A primary part of a manager’s job involves making decisions. A manager serves as the central resource for making decisions on expectations, who to hire, allocation of work assignments, response to customer issues, and many other facets of operating a work unit. With the variety and volume of decisions in an average workday, some managers find it easier to stall or not make decisions. Some decisions require reflection or data collection, but a tempting trap involves “over thinking” a situation or abdicating responsibility.
For example, I recently met with an organization to discuss their current operations. The unit seemed to be stuck at a lower than desired level of performance. During the first session, a few employees discussed how their supervisor would come to them when he had to make decisions for more than advice. He would present the situation and then ask what the employee what he or she thought he should do. The concerned employees indicated that at first being involved in decision-making seemed very positive even enlightened. However, with time, the employees realized that the supervisor relied on them almost exclusively and refused to make a decision on his own. Quickly, something viewed as positive became something despised by employees. Employees started going around asking each other “what do you think we should do?” as a joke at the expense of the manager.
In the same organization, I met with a manager that monopolized control to the extent that every decision in his team went through him. Things as simple as office supplies, brand of office coffee, and lunch hours came from the dictates of the manager. If an employee deviated from the standard decision-making process, the manager’s anger engulfed the entire office. Employees lived in a state of fear over deciding anything and exercised little, if any autonomy. Moreover, the manager, no matter how much he tried could not handle the volume of decisions that he desired to control and constantly left important decisions undecided. Not surprisingly, employees referred to the manager as “the dictator” and spent a considerable amount of time complaining about the misery present in the workplace.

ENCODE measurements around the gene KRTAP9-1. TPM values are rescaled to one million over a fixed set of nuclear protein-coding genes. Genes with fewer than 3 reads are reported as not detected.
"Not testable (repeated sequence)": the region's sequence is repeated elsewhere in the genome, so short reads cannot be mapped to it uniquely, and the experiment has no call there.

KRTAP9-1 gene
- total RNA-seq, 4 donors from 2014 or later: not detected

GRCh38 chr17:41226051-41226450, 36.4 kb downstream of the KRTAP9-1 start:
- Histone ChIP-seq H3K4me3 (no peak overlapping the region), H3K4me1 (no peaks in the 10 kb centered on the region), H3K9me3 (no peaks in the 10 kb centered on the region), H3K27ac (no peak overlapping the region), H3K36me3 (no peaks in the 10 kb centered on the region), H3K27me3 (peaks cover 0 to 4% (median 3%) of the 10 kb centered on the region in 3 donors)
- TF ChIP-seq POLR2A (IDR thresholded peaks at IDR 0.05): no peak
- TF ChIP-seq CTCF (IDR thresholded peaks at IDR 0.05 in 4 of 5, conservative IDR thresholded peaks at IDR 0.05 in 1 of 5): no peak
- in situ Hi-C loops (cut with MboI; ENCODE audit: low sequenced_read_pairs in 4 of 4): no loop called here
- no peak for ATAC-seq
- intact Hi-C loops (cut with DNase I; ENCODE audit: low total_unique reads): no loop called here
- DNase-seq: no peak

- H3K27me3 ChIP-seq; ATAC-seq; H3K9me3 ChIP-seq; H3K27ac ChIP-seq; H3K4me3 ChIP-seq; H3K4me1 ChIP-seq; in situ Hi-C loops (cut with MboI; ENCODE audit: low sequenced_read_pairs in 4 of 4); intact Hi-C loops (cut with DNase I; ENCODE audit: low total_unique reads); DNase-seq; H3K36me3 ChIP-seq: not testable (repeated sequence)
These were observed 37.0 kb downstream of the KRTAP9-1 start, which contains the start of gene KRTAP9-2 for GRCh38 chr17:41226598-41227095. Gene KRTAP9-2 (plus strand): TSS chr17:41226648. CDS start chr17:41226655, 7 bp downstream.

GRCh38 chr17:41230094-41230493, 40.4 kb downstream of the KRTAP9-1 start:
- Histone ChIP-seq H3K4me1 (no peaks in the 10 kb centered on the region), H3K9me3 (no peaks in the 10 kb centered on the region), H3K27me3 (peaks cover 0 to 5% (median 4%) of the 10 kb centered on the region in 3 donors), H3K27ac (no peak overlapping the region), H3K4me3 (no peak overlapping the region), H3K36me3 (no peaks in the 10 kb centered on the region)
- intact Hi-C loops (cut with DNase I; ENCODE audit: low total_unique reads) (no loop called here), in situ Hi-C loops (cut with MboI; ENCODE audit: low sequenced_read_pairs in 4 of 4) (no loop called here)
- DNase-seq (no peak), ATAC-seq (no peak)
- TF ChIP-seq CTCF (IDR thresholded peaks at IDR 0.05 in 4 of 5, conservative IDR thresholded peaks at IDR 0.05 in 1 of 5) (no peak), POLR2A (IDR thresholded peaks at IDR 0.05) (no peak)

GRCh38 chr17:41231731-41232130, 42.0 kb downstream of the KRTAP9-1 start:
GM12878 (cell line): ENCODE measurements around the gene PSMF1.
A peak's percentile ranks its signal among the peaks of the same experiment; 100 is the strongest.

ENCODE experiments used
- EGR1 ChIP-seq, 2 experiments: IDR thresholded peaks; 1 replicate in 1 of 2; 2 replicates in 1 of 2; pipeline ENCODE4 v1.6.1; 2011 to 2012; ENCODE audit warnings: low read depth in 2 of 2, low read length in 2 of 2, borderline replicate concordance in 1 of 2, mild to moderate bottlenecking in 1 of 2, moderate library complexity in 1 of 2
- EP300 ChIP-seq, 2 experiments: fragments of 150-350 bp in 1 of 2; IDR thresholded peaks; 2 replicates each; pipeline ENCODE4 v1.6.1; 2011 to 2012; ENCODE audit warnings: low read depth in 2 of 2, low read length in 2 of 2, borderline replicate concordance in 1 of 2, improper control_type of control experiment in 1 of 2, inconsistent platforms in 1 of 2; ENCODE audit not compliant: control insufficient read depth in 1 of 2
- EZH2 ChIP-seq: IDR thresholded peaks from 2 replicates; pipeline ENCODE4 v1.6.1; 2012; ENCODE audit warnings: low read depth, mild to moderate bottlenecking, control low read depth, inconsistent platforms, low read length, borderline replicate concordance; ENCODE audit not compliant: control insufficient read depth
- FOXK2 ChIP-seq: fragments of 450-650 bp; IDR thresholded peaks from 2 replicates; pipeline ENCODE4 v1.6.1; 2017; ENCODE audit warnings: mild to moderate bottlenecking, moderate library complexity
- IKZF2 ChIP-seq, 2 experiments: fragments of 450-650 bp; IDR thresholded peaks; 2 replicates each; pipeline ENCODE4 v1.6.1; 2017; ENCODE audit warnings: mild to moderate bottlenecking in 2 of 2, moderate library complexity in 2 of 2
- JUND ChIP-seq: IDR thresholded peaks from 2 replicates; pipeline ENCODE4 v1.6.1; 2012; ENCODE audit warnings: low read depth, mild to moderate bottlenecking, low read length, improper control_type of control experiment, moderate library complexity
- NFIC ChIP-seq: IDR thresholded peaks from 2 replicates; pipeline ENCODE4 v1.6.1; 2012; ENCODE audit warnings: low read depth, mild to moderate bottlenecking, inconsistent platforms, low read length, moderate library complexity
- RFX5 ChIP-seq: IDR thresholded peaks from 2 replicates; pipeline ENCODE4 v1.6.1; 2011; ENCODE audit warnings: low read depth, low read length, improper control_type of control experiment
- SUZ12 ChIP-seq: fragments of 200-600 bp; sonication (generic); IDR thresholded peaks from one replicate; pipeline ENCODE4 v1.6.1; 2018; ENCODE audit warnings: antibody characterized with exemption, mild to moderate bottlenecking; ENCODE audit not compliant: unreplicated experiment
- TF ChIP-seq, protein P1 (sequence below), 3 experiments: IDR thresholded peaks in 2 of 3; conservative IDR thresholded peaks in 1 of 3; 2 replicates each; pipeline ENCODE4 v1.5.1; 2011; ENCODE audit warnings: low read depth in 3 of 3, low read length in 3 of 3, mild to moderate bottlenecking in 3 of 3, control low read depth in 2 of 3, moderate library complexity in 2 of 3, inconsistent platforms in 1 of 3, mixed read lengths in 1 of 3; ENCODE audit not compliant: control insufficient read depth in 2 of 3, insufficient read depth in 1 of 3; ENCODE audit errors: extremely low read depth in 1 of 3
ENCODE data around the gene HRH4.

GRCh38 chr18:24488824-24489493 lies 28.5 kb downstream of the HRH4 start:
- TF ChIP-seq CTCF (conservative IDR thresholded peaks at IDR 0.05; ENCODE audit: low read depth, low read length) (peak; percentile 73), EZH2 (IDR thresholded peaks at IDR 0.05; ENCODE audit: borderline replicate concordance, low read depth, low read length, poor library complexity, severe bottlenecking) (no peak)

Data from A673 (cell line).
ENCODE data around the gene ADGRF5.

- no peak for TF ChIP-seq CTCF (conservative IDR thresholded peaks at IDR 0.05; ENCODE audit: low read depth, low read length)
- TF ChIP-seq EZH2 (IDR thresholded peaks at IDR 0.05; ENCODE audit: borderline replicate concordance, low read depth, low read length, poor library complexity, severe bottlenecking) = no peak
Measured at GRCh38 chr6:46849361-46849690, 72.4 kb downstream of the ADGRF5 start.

Ironically, both approaches led to the same outcome: operational paralysis.
Clearly, involving employees in decision-making creates a positive work environment when coupled with good leadership. Most climate, satisfaction, or engagement surveys ask about the degree to which employees influence decision-making with the assumption that involvement increases happiness and productivity. However, like many things, the extremes present a dangerous situation. Too little involvement in decision-making creates an environment of over control while too much erodes confidence in the manager and overall organization.
As human resource leaders, how do we encourage managers to find the appropriate balance?
- encourage joint decision-making models, but make clear that the manager is the responsible party;
- provide effective decision-making training to all levels of the organization;
- ensure the appropriate level of subject matter knowledge for all levels;
- set expectations that not all employee suggestions become reality; and
- implement a culture that supports those that take calculated risks.